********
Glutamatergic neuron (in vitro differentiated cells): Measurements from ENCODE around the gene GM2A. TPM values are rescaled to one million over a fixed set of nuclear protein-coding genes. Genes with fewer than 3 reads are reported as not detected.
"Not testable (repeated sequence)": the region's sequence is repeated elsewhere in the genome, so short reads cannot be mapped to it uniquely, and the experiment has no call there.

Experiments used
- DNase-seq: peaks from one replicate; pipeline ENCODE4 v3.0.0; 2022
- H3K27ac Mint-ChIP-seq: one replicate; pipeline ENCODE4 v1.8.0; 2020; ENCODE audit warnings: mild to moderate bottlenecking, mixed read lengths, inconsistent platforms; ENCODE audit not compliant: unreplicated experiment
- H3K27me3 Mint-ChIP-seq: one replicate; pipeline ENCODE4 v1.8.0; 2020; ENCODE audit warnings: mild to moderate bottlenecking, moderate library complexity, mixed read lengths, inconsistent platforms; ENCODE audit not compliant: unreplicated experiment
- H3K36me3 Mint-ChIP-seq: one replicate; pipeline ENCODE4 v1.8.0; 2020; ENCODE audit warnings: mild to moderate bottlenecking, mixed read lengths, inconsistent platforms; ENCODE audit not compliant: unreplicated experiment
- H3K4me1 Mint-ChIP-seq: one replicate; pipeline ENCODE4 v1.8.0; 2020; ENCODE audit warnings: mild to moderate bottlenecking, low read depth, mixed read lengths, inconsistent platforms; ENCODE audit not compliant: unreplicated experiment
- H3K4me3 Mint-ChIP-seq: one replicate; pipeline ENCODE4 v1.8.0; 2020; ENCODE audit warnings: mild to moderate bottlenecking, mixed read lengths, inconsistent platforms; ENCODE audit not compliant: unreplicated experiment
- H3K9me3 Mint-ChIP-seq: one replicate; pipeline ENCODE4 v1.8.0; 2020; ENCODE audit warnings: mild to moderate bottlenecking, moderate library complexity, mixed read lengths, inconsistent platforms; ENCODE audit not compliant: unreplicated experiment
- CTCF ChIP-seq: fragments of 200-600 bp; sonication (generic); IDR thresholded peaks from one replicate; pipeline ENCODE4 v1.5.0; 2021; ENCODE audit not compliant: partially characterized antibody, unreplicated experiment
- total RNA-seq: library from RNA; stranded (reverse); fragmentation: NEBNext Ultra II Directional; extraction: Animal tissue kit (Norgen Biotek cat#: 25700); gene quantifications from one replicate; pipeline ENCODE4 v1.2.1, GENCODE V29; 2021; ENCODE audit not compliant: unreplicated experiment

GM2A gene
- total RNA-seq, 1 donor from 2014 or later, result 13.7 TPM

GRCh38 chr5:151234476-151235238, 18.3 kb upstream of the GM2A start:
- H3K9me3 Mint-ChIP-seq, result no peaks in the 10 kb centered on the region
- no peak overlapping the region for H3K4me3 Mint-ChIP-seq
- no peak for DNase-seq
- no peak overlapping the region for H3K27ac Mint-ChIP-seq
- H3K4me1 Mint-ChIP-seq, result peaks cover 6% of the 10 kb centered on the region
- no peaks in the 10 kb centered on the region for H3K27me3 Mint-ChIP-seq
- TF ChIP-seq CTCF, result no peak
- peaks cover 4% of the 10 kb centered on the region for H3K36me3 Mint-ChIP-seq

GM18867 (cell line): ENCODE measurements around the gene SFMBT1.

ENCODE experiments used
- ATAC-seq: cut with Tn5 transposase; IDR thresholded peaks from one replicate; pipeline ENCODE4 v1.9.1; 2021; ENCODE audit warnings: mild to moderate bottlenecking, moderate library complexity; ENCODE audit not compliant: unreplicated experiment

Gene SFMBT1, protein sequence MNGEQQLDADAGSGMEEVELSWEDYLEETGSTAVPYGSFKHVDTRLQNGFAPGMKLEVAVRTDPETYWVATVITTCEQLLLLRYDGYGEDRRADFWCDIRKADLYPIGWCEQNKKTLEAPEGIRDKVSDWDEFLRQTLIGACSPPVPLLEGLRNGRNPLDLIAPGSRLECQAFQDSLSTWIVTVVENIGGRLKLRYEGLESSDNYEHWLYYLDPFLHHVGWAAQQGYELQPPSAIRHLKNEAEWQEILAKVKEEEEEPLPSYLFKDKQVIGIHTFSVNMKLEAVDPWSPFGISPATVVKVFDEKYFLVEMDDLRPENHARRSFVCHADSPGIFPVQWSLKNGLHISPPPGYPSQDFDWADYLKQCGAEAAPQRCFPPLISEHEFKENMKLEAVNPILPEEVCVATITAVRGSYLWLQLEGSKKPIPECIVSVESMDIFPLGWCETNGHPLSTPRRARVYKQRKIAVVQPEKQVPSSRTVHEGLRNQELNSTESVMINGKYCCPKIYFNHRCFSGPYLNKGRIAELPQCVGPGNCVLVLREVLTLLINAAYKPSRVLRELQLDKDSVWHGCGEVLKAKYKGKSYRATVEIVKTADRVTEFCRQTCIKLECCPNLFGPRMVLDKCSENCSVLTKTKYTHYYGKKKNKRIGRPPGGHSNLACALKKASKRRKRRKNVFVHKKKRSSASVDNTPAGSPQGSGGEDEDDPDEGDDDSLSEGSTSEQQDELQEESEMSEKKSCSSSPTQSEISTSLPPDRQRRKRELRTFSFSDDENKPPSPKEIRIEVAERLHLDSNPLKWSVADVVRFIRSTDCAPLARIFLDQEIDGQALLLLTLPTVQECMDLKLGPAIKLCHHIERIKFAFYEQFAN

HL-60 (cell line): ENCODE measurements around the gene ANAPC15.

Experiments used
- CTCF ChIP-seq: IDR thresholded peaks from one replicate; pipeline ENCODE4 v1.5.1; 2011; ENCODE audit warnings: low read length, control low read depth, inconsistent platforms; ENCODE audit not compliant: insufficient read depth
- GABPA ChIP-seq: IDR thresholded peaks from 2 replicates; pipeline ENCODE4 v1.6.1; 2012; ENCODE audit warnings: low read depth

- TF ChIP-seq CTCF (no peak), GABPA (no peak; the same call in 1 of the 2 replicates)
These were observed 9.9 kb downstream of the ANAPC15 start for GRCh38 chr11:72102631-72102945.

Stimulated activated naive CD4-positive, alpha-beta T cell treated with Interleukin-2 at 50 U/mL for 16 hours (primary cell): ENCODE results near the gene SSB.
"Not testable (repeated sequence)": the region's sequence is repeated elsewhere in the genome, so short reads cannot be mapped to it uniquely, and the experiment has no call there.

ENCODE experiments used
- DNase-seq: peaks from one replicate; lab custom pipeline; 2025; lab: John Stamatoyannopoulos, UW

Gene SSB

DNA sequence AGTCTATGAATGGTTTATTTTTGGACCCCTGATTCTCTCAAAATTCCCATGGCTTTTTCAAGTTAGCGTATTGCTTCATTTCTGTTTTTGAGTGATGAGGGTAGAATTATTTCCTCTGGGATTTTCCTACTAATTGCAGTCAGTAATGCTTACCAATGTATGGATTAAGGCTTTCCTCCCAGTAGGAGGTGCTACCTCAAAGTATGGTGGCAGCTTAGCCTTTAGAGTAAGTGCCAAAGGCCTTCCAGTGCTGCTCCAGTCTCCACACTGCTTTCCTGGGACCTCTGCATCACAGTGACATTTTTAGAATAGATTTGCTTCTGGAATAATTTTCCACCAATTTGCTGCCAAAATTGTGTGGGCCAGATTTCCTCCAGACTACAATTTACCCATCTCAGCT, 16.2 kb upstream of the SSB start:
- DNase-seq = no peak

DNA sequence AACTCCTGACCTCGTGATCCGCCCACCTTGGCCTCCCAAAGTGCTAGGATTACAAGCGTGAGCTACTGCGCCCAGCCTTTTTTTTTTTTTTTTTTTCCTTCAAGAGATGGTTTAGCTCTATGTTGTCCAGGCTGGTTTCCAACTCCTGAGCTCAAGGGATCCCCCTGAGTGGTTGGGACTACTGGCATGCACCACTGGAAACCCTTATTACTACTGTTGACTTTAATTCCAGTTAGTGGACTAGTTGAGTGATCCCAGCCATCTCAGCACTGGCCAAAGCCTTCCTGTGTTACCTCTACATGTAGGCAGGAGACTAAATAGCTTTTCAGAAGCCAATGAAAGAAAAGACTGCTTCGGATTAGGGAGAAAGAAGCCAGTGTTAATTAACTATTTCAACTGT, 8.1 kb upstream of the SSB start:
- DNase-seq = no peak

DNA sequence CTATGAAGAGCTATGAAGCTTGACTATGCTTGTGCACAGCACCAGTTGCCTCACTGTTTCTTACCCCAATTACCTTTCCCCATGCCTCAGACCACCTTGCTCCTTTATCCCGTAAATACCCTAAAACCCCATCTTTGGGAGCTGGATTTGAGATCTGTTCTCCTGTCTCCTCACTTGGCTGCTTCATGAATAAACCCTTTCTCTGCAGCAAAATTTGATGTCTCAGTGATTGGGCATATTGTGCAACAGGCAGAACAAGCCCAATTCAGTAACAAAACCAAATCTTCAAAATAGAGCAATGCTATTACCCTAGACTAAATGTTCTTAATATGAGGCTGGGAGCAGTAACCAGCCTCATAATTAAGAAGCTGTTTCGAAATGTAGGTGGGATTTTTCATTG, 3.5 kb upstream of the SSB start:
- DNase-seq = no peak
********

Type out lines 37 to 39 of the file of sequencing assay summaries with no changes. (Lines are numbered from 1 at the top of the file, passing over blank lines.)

- DNase-seq: peaks from one replicate; lab custom pipeline; 2025; lab: John Stamatoyannopoulos, UW

Gene SSB

DNA sequence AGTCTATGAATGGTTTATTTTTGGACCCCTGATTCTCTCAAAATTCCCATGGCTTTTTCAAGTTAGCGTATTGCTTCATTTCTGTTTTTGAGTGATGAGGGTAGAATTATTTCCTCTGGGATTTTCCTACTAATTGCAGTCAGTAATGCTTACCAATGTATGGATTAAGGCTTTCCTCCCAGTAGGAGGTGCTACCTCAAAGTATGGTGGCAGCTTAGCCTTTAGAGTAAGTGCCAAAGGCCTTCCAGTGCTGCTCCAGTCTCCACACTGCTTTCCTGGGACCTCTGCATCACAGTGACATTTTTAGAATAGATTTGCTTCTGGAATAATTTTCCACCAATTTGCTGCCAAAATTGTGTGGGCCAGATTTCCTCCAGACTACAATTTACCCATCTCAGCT, 16.2 kb upstream of the SSB start: